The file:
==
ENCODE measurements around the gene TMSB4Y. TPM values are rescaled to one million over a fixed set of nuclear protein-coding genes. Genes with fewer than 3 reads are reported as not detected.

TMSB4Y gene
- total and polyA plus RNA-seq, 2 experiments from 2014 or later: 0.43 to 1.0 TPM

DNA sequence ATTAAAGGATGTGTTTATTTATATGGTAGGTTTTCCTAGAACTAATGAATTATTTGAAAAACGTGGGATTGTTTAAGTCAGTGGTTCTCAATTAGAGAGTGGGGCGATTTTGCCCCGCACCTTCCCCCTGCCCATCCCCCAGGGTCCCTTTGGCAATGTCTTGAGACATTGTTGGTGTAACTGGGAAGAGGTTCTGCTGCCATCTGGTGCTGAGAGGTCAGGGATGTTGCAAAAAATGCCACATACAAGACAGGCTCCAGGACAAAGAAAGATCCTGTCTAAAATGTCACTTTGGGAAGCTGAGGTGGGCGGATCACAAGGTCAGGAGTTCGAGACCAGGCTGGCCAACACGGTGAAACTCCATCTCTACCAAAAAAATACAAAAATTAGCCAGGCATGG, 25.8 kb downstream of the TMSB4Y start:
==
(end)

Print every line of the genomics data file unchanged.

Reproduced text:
ENCODE measurements around the gene TMSB4Y. TPM values are rescaled to one million over a fixed set of nuclear protein-coding genes. Genes with fewer than 3 reads are reported as not detected.

TMSB4Y gene
- total and polyA plus RNA-seq, 2 experiments from 2014 or later: 0.43 to 1.0 TPM

DNA sequence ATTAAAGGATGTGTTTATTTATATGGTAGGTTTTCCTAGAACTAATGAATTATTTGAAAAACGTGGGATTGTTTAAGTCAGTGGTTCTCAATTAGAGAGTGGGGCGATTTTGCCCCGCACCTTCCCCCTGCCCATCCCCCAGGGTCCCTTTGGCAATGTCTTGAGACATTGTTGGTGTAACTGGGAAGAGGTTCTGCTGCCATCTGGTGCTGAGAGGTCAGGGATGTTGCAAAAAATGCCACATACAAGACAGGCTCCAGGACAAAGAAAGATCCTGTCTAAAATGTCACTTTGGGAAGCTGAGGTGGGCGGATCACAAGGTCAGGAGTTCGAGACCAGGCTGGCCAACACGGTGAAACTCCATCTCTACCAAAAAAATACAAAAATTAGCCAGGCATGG, 25.8 kb downstream of the TMSB4Y start: